110 Jean-Marie De Koninck

n6 = 594 839 010 = 2 · 3 · 5 · 17 · 29 · 37 · 1087 =

26

+

56

+

296,

n7 = 275 223 438 741 = 3 · 23 · 43 · 92761523 =

37

+

237

+

437,

n8 = 26 584 448 904 822 018 = 2 · 3 · 7 · 17 · 19 · 113 · 912733109

=

28

+

178

+

1138,

n9 = 40 373 802 = 2 ·

34

· 7 · 35603 =

29

+

39

+

79,

n10 = 420 707 243 066 850 = 2 ·

32

·

52

· 29 · 32238102917

=

210

+

510

+

2910;

• the fourth number which is equal to the sum of its digits added to the sum of

the cubes of its digits: one can easily prove that the only numbers satisfying

this property are 12, 30, 666, 870, 960 and 1 998.

871

• the smallest number n which allows the sum

m≤n

Ω(m)=2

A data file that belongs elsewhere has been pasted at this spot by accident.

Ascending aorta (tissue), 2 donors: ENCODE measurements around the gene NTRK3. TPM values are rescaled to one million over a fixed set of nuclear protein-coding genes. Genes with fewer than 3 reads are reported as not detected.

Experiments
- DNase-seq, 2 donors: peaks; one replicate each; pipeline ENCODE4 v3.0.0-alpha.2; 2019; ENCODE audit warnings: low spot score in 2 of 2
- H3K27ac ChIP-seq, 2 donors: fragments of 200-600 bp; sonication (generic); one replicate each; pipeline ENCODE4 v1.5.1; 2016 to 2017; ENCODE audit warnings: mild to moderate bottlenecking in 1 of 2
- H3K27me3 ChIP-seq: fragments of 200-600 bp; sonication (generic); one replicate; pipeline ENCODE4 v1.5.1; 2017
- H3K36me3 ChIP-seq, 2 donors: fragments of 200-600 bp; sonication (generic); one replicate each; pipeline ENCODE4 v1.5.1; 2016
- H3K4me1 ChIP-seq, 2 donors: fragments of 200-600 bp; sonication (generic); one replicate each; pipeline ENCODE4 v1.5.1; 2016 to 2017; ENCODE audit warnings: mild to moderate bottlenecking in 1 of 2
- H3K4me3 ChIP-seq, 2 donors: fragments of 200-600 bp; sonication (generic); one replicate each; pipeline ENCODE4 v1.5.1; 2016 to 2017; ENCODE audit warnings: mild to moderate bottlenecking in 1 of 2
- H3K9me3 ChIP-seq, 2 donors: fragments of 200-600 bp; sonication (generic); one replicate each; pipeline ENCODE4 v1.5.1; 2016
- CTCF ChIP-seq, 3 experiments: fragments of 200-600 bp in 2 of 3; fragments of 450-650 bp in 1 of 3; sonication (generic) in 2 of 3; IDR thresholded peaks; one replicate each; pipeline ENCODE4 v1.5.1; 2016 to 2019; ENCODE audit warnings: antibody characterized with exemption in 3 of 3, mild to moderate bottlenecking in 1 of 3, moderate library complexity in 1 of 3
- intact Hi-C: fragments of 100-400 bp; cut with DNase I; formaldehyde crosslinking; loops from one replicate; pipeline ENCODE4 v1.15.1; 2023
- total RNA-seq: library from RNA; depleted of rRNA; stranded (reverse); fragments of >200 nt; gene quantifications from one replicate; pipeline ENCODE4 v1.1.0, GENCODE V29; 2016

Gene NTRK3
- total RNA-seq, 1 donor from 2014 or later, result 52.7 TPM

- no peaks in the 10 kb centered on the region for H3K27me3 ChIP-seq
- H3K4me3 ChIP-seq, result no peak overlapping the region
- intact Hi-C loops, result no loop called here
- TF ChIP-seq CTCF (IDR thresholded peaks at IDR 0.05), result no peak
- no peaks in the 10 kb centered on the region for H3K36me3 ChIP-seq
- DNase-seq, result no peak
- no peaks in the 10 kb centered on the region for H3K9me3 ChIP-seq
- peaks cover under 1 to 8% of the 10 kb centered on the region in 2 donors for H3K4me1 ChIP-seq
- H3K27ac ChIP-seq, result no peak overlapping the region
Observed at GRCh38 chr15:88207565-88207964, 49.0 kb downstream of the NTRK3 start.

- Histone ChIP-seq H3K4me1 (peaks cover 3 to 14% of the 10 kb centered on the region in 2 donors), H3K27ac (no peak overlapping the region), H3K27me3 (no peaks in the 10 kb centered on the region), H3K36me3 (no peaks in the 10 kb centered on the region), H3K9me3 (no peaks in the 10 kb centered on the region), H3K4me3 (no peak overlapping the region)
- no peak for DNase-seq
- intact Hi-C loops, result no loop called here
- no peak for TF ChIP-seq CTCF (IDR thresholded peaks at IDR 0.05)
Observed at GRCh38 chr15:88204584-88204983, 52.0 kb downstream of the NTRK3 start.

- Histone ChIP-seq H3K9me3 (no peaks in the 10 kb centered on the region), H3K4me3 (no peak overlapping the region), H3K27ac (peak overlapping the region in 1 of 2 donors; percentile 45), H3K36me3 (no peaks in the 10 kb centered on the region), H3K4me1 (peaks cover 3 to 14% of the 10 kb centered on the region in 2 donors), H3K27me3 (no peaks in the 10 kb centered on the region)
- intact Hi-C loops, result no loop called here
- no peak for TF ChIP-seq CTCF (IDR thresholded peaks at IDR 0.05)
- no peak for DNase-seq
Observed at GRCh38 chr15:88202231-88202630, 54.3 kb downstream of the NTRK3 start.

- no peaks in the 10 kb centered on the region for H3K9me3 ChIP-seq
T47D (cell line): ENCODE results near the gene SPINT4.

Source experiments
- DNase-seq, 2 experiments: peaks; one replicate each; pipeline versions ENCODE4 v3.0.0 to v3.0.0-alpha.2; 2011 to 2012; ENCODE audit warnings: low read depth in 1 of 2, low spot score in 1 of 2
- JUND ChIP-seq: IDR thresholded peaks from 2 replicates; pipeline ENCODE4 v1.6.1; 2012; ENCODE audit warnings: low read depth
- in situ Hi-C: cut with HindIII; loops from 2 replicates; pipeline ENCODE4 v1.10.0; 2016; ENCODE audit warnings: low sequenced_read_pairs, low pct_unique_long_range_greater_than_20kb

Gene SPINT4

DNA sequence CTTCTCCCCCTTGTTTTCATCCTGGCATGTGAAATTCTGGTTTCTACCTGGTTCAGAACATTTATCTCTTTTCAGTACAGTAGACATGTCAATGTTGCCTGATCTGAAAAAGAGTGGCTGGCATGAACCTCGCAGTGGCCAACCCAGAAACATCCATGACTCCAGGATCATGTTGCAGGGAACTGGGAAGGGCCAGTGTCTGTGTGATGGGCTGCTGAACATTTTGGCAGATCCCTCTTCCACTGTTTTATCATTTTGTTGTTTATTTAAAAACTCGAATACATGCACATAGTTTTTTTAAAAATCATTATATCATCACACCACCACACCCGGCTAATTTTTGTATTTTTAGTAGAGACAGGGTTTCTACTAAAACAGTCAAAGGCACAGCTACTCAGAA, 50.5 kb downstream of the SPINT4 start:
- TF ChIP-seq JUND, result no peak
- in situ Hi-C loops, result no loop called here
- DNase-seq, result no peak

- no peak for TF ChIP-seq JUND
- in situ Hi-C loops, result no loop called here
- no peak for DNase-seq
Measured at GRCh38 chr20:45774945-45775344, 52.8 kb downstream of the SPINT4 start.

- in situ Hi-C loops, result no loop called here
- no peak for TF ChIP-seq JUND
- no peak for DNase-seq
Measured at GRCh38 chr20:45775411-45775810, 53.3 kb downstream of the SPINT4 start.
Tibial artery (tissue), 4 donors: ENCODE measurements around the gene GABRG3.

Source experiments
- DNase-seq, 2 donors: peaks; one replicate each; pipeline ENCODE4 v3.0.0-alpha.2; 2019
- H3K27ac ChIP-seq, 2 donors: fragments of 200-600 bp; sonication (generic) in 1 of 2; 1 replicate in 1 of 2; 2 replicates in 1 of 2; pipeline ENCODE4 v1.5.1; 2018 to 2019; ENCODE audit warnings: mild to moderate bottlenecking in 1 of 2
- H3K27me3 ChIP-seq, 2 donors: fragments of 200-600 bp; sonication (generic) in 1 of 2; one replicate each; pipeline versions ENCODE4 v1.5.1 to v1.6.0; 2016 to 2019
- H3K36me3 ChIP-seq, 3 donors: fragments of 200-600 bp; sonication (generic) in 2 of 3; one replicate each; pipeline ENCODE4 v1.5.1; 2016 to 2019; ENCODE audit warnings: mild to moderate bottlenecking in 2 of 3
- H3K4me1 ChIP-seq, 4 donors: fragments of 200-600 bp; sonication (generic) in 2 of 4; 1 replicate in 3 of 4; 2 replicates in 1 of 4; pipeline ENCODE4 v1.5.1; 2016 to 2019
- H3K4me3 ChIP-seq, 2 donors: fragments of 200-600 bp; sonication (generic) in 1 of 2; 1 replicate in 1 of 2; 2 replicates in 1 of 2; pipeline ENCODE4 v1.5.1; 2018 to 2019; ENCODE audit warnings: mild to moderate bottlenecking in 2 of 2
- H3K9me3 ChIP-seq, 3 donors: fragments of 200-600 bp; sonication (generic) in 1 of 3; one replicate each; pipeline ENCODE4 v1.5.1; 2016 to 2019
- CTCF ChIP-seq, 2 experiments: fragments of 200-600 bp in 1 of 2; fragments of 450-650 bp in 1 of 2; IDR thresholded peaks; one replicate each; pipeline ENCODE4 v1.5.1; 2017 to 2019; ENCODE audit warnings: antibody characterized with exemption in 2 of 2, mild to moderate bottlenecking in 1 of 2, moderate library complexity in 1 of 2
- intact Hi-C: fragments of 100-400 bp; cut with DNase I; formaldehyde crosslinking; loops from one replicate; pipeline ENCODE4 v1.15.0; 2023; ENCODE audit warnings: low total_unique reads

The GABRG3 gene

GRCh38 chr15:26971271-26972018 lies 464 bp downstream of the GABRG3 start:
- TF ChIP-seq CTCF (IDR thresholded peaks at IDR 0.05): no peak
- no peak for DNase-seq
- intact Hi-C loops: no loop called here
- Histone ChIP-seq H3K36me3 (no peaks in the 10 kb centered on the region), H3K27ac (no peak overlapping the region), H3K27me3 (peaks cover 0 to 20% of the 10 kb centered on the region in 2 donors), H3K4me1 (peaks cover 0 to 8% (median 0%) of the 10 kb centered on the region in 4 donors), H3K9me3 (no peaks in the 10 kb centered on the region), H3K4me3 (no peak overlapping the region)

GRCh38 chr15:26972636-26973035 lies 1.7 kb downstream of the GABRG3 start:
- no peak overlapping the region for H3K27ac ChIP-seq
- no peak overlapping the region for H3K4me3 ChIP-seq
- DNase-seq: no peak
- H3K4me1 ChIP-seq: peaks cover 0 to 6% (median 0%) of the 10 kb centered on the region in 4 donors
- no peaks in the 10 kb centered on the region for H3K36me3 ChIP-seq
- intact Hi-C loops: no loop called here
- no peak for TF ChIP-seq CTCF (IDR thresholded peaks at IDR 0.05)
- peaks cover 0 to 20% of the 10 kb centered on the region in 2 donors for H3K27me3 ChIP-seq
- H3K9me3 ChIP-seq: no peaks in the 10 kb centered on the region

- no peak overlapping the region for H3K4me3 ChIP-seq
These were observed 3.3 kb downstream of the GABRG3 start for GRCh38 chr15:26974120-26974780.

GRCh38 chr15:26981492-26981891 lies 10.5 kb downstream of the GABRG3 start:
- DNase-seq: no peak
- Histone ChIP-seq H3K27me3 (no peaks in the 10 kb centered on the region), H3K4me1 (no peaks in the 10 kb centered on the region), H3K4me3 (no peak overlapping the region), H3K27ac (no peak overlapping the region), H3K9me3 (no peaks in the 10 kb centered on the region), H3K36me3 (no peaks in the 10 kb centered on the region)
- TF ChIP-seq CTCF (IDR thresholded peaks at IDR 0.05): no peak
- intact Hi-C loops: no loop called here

1

m

to exceed 2; if, given

k ≥ 1, nk stands for the smallest number n which allows this sum to exceed k,

then the sequence (nk)k≥1 begins as follows: 35, 871, 43 217, 5 296 623, . . .

872

• the

16th

number n such that n! + 1 is prime (see the number 116).

873

• the value of 1! + 2! + 3! + 4! + 5! + 6!.

877

• the seventh Bell number (see the number 52).

880

• the number of 4 × 4 magic squares (excluding rotations and reflections); if nk

stands for the number of k × k magic squares, then n1 = 1, n2 = 0, n3 = 1,

n4 = 880 and n5 = 275 305 224: this last value was obtained by R. Schroeppel

in 1973.

881

• the largest known prime number p such that P

(p2

−1) = 11, where P (n) stands

for the largest prime factor of n (see the number 4 801).